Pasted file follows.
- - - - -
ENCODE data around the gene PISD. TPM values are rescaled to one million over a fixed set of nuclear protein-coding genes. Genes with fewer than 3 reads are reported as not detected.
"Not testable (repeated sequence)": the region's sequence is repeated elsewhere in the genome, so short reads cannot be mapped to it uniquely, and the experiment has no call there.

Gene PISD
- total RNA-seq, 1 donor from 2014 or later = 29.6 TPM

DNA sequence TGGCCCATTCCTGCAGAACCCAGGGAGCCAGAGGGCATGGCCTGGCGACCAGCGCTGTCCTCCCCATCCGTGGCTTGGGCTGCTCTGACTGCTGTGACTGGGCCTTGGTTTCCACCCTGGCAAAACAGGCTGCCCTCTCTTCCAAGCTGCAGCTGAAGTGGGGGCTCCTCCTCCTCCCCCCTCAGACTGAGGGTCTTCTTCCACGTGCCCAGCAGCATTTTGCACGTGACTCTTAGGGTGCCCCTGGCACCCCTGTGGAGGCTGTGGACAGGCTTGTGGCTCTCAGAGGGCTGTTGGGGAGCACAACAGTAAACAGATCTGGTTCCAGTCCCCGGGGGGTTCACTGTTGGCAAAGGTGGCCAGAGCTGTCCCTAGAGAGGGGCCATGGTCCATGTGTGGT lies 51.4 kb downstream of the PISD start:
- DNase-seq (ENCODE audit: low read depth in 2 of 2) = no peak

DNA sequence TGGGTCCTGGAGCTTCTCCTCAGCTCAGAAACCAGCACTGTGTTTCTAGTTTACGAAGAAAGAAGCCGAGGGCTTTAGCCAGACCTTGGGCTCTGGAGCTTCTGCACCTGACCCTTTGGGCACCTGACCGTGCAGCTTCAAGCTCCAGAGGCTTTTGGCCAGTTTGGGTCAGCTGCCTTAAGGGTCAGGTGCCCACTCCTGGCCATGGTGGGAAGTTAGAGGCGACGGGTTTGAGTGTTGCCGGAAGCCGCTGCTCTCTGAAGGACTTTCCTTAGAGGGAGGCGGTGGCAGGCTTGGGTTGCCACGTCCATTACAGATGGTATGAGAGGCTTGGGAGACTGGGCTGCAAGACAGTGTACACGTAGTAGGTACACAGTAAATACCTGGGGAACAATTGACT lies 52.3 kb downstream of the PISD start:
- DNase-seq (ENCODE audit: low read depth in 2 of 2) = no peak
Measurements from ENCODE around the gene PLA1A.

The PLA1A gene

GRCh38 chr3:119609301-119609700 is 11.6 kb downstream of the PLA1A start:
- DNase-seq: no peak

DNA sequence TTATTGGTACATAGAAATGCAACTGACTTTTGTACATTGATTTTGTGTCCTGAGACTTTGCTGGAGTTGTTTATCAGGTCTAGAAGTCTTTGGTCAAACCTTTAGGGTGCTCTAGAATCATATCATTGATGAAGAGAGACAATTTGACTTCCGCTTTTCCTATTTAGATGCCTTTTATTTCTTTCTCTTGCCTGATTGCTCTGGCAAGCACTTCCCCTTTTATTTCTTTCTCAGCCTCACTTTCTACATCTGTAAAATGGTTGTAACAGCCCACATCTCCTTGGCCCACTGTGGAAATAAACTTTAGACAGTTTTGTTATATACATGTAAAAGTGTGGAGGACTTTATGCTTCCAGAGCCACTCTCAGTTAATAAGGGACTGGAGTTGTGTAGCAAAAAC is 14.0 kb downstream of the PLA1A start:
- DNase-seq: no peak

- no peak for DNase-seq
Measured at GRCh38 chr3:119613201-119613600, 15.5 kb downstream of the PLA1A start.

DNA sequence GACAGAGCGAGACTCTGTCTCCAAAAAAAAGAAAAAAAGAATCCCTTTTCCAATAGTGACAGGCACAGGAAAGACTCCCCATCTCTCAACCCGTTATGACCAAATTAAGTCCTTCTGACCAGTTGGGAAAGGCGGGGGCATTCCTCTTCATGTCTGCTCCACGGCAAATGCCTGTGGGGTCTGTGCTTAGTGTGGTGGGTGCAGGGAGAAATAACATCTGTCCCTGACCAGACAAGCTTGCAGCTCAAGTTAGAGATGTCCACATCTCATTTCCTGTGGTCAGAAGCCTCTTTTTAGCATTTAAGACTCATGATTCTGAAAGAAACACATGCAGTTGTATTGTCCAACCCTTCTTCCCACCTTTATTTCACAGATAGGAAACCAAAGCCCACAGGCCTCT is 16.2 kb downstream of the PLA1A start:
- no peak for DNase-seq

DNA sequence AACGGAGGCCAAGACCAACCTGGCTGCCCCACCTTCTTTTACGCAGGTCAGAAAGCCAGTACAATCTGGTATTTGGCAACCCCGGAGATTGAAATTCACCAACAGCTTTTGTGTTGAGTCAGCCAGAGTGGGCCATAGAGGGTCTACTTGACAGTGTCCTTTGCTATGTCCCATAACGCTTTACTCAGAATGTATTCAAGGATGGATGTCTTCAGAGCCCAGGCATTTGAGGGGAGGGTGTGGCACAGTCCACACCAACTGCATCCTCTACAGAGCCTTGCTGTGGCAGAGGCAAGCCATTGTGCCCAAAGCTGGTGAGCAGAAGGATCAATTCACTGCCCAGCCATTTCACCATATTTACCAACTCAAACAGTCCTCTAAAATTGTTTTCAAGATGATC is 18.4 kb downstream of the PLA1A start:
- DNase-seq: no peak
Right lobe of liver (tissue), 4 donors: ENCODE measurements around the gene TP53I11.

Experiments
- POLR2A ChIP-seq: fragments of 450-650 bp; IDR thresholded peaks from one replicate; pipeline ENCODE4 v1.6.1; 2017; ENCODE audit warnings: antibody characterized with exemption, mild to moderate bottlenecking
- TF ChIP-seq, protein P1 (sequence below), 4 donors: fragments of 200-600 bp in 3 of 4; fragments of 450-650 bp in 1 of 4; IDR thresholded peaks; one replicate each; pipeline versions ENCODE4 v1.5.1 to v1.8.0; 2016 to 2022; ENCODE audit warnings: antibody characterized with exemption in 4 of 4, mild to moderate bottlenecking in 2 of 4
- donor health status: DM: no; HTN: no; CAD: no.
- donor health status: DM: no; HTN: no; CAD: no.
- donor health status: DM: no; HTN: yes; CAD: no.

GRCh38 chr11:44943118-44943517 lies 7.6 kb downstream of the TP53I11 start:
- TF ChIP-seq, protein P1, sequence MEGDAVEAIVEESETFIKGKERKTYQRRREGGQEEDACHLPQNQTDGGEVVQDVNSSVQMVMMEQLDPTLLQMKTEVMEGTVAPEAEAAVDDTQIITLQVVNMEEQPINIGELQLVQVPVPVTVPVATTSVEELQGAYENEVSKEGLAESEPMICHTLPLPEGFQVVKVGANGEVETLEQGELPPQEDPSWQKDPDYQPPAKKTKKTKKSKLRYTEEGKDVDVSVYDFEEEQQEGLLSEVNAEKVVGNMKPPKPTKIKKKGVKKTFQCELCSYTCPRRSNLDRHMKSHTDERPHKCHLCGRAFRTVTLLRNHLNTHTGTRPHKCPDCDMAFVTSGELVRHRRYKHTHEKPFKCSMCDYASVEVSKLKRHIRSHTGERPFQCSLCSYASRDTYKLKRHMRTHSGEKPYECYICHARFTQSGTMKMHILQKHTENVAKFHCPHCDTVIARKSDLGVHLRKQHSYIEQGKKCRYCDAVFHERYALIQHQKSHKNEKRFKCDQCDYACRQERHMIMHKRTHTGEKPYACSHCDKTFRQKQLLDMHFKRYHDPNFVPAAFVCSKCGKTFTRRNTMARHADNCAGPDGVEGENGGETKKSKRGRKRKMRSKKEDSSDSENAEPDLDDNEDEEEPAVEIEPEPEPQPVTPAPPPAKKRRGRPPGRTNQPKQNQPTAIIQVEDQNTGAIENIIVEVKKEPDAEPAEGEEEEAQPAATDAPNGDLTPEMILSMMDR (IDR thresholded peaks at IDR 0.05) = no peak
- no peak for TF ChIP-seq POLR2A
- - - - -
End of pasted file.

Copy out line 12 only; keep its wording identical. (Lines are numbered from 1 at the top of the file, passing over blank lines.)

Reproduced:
- DNase-seq: no peak